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More questions about birdies....
Thanks, NINO, for the info on _Iberomesornis_!
Now, relating to Dinogeorge's statement that "[t]he canal and the associated
shift of the m. supracoracoideus is an evolutionary improvement to a
What do we know about the flying abilities of pre-triosseus-canal birds? How
do we know that they were already flying, and that the switch in function of
the m. supracoracoideus and the origin of the triosseus canal was not an
invention for flight, rather than an improvement? How was the flight stroke
accomplished before the switch in musculature, if, indeed, we have true
fliers before the switch?
My apologies for the barrage of questions, but my ignorance knows no bounds!
In a related vain, these are what I see as the minimum features necessary to
achieve true flight (as opposed to gliding or parachuting) in vertebrates (in
no particular order):
1) An aerodynamic wing (preferably two!) and body
2) A relatively large brain - because of the increased travel speed, a flier
must react more quickly to its surroundings. A large brain is, in my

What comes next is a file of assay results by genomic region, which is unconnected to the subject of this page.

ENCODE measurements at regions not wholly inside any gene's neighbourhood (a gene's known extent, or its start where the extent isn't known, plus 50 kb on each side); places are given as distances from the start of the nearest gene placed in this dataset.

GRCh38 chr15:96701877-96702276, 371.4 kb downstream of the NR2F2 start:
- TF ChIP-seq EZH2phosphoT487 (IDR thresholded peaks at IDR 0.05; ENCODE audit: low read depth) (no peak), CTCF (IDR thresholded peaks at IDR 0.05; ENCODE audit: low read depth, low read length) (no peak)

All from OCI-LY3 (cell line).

opinion, therefore critical to any vertebrate flier. Since, in general,
carnivores are more intelligent than herbivores, it would stand to reason
that a corollary to this requirement is that an animal be a carnivore. Is it
the case, then, that the three volant vert groups (pterosaurs, birds, bats)
all had carnivorous ancestors?
3) Specialized sensory apparati - again, because the animal must react
quickly, it should have sensory equipment which will allow it to gather data
quickly (which the brain should also be able to process quickly).
4) A flight stroke - This is the means by which air is moved over the wing,
thus producing lift. Generally, I would think that the limbs involved in
generating the flight stroke would probably have their range of motions
limited to those necessary for flight, but this is just an assumption on my
5) An enhanced respiratory system - flight is a very energy-intensive
activity. Being able to increase oxygen intake and absorption is therefore a
must. An efficient circulatory system is certainly a plus.
So, am I missing anything?